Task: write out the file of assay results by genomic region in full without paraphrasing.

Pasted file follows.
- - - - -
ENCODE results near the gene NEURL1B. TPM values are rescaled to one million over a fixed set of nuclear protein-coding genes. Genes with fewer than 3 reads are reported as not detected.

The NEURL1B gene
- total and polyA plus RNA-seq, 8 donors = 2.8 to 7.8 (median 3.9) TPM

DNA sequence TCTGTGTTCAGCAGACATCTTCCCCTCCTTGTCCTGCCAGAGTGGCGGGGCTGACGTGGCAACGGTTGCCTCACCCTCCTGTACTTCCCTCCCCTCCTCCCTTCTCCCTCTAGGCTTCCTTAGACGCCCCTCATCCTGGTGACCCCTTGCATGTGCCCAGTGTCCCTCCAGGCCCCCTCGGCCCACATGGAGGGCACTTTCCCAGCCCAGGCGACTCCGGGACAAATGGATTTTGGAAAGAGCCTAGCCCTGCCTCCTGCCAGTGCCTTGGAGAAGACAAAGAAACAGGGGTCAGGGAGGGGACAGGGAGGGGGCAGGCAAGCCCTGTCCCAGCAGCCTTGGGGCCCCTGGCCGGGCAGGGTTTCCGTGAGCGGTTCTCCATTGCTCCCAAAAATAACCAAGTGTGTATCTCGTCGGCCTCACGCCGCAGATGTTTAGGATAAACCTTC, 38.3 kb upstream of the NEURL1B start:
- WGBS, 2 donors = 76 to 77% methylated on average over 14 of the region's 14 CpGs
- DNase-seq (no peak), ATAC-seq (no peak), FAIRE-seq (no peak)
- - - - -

ENCODE results near the gene NEURL1B. TPM values are rescaled to one million over a fixed set of nuclear protein-coding genes. Genes with fewer than 3 reads are reported as not detected.

The NEURL1B gene
- total and polyA plus RNA-seq, 8 donors = 2.8 to 7.8 (median 3.9) TPM

DNA sequence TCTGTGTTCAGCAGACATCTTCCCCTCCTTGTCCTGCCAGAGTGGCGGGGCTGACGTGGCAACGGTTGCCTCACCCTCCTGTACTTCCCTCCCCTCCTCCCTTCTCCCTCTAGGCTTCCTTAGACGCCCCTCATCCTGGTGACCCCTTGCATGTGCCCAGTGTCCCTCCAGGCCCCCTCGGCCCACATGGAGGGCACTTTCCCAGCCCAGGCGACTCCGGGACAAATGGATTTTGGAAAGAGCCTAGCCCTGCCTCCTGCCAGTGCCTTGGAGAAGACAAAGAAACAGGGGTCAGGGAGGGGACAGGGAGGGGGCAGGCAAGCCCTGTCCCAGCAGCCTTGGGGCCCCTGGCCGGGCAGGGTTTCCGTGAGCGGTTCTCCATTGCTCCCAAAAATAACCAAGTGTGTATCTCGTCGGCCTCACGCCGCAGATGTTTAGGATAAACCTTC, 38.3 kb upstream of the NEURL1B start:
- WGBS, 2 donors = 76 to 77% methylated on average over 14 of the region's 14 CpGs
- DNase-seq (no peak), ATAC-seq (no peak), FAIRE-seq (no peak)